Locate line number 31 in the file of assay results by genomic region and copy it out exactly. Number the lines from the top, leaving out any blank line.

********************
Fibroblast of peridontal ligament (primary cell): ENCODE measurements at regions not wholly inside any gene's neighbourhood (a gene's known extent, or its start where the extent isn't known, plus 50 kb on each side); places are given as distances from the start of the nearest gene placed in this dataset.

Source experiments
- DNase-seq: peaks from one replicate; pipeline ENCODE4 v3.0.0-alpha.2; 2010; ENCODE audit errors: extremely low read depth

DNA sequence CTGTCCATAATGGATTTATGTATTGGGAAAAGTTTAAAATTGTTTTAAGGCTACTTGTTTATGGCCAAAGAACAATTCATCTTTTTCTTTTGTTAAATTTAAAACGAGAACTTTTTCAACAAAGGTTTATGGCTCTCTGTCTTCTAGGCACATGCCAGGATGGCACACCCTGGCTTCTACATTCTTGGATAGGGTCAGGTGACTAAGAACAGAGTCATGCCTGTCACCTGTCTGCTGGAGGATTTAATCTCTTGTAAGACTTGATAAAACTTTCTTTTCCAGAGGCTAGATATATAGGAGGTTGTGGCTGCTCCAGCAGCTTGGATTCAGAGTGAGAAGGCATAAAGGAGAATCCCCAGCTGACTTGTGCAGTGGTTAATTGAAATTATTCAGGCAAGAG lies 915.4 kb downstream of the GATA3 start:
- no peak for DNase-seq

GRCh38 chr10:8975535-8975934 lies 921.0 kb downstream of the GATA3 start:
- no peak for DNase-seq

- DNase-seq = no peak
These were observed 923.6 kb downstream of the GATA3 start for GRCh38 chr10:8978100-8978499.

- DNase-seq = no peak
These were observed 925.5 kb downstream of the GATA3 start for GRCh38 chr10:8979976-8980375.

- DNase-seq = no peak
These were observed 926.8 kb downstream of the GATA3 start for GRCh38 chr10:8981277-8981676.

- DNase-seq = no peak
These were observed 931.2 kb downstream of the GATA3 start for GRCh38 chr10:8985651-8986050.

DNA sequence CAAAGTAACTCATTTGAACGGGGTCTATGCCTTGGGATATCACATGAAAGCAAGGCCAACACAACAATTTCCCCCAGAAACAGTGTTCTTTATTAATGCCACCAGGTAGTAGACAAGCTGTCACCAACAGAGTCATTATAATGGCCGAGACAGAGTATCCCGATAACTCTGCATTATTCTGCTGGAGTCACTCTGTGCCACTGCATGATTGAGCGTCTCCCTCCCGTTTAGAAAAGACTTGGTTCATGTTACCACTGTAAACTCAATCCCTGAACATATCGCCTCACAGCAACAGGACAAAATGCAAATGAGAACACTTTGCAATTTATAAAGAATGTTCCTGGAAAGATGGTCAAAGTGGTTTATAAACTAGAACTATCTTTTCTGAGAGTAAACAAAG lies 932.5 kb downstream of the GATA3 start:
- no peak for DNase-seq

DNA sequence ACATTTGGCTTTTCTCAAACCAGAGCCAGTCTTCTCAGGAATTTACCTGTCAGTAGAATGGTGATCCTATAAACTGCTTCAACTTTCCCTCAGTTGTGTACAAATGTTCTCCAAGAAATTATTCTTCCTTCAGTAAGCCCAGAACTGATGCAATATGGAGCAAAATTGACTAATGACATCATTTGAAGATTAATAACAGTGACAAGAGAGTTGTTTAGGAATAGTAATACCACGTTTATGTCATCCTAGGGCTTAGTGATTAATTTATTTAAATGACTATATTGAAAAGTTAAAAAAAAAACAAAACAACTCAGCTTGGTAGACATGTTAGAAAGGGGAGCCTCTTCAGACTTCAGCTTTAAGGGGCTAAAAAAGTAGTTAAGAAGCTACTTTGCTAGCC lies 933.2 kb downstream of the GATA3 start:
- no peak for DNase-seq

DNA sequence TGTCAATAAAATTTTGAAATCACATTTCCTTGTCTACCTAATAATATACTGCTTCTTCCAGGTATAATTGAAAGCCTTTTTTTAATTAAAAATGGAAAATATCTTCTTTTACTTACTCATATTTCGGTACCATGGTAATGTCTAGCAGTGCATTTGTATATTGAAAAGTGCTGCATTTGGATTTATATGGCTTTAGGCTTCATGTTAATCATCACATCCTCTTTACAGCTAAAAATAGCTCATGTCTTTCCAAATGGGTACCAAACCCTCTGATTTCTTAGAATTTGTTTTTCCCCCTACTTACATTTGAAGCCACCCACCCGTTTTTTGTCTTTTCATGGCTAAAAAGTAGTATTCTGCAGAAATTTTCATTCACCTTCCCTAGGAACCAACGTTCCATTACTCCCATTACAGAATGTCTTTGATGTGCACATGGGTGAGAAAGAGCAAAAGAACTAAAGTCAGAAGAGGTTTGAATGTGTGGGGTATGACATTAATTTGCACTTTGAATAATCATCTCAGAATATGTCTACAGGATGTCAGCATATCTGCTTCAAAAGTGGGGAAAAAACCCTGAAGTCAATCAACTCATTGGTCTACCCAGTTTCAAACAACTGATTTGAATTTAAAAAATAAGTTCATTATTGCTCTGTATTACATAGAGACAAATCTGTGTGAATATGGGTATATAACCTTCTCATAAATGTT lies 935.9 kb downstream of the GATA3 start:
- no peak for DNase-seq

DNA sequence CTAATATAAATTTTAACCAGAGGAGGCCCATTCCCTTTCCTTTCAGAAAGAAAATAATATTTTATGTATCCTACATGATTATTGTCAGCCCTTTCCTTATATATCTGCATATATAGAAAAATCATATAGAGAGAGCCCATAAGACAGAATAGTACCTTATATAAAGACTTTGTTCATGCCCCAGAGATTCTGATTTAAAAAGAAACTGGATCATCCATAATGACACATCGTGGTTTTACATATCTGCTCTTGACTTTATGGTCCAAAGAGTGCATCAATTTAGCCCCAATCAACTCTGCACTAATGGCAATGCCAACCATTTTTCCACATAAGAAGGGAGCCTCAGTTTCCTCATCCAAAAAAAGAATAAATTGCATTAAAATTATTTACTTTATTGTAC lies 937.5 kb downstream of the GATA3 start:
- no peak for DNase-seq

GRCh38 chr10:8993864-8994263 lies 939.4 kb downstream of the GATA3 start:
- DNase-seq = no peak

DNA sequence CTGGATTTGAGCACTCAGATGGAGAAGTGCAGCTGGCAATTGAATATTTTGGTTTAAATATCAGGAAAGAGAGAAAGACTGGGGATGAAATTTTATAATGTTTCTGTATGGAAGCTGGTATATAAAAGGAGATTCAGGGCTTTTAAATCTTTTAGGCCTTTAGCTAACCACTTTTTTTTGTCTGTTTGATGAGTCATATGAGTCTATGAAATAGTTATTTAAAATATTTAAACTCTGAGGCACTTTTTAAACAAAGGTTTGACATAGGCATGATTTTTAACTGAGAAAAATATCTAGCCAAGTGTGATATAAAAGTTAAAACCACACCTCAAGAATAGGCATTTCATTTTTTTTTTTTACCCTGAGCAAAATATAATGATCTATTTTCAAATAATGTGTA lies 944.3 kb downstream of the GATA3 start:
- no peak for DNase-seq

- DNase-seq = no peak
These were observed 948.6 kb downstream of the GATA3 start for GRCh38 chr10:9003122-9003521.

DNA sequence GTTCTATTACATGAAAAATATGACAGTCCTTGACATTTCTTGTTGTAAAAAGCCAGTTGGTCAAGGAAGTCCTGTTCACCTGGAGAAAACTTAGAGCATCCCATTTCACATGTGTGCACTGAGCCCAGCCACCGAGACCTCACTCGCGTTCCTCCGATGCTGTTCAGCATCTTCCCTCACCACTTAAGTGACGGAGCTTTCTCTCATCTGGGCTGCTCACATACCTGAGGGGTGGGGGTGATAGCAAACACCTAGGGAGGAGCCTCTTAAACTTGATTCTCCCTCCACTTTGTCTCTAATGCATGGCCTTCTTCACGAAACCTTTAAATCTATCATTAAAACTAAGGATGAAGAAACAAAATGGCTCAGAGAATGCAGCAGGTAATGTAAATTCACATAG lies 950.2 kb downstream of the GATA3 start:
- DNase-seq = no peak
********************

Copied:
- DNase-seq = no peak